From the epic sweep of a torch run that spanned the full breadth and depth of Russia’s nine time zones and even visited the International Space Station, to the splendor of its gleaming venues, the Sochi Olympics sought to proclaim Russia’s re-emergence as a world power and its president, Vladimir Putin, as the dynamic leader behind the renaissance. ¶  As such, Sochi 2014 has played to two audiences — domestic and global — with differing results. ¶  Despite the collapse of Russia’s hockey team and continued protests by the opposition, the Olympics appear to have produced a victory at home. With one day remaining, Russian athletes have won 29 medals, including 11 gold; Sochi’s transportation system has been efficient; the venues look beautiful on television; and Putin’s highly touted Ring of Steel security perimeter has done its job. ¶  It is far less clear whether the Sochi Games have altered perceptions of Russia abroad, especially as they have played out amid political turmoil in Ukraine. For every success, there has been a negative: balmy temperatures that made the choice of Russia’s subtropical Black Sea resort look foolish; shabby construction at half-built hotels; wild overspending that can only be attributed to graft and corruption; and the suppression and arrest of environmental activists and dissenters.

More so than any previous Olympics, the Sochi Games have been linked with the host nation’s head of state, commonly referred to as “Putin’s Games,” in tones both laudatory and derisive. The 61-year-old former KGB officer was photographed playing hockey on the Olympic ice and skiing at the Alpine venue of Krasnaya Polyana on the eve of the Games. And when Russia won its first gold medal Feb. 9, in team figure skating, Putin was rinkside at the Iceberg Skating Palace, sporting a red track suit and surrounded by security, to be the first to congratulate the victors.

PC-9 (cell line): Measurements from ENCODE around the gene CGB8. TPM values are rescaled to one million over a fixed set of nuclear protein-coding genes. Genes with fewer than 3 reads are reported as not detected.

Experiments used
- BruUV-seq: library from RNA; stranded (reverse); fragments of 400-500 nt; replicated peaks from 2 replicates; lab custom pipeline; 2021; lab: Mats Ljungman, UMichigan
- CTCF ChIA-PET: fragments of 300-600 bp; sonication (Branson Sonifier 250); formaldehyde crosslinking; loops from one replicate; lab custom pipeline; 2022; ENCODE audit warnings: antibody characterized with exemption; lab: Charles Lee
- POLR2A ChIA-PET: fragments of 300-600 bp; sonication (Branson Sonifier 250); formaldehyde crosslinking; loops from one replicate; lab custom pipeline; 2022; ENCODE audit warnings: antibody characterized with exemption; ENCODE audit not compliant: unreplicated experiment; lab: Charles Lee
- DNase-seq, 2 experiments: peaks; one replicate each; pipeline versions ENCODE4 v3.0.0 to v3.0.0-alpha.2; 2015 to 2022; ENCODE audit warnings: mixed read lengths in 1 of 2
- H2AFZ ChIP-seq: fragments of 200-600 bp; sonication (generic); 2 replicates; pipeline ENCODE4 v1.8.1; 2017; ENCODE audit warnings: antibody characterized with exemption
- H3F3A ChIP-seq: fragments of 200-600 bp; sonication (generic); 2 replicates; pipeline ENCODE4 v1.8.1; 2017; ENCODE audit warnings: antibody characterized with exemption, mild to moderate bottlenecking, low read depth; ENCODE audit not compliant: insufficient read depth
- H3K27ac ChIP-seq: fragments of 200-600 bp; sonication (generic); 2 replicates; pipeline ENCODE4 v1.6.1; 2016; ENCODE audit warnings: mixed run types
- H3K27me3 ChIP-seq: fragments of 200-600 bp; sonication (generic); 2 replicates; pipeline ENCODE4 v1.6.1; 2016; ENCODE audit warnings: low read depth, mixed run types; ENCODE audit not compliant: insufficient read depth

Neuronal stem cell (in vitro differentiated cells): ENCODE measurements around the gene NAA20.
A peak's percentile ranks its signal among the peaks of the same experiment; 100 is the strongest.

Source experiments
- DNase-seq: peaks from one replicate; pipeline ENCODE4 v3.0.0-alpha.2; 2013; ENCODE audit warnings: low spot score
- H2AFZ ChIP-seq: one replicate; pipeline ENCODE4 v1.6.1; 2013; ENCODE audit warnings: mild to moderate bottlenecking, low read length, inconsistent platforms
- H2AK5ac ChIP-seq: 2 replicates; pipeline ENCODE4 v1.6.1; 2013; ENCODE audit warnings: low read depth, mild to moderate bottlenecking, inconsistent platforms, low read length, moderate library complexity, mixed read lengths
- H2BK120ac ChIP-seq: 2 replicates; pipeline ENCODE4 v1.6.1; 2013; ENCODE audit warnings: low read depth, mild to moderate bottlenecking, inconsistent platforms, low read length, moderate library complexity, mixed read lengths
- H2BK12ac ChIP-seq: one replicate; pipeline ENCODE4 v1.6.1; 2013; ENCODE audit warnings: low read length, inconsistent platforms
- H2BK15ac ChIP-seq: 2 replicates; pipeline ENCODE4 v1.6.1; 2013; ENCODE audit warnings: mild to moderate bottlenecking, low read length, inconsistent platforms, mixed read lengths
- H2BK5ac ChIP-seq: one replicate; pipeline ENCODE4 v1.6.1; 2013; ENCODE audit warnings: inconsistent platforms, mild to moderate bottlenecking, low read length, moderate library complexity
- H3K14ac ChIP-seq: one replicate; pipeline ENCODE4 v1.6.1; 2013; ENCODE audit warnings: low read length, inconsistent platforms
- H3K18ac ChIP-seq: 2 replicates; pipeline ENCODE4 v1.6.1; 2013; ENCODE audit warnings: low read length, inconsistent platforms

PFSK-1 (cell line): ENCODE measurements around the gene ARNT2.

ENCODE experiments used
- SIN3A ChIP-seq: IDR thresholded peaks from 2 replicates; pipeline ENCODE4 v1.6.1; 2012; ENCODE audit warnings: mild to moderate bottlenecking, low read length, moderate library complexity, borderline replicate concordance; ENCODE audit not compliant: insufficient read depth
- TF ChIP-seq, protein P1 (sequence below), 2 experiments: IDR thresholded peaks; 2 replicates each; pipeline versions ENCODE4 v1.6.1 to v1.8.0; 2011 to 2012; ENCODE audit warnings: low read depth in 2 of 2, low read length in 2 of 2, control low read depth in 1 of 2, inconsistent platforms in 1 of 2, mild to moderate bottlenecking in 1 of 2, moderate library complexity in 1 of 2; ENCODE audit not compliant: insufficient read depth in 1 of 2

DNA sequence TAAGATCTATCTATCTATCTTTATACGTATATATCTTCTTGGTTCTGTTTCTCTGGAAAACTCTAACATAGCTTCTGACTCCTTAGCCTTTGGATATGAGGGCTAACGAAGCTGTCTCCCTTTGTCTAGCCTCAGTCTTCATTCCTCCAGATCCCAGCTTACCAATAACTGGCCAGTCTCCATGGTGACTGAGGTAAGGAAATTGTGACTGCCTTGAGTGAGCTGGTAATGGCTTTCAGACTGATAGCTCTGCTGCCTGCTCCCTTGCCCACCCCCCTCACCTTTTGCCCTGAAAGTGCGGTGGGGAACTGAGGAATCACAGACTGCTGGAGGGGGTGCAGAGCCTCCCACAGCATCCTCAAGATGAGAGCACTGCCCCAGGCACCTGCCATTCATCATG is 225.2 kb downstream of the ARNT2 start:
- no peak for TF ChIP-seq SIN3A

The medal haul has been just the ticket to help Russians forget the Vancouver Games, deemed a national humiliation, where Team Russia won just 15 medals, three of them gold.

Of the two audiences, Putin put greater stock in the domestic, using the Games to rally Russia’s heartland and solidify his political base, in the view of Mark Kramer, program director of the Project on Cold War Studies at Harvard’s Davis Center for Russian and Eurasian Studies.

According to Kramer, Putin’s popularity has remained at around 65 percent over the past year, and early indications are that the Olympics will boost it closer to 70 percent, in the short term.

“For the Kremlin, that is a resounding success,” Kramer said in an e-mail exchange.

It is an equal success for the Russian people just 23 years after the collapse of the Soviet Union and the psychic and economic upheaval that followed, in the eyes of Russian-American journalist Vladimir Pozner, 79, who has provided analysis and historical context throughout the Games for NBC.

Pozner described the waning days of the Soviet Union as “a society held together by a kind of epoxy glue.” And when it collapsed, and faith in the Soviet system that had demanded the sacrifice of generations of Russians dissolved, Russia was left a nation of people with no ideals.

“Putin very quickly began to bring the country back together and make it clear to the rest of the world that Russia can’t be ignored,” Pozner said.

To that end, Putin traveled to Guatemala in 2007 to personally assure the International Olympic Committee that Russia would stage a Winter Games of unparalleled splendor, vowing to spend twice as much as any nation to that point.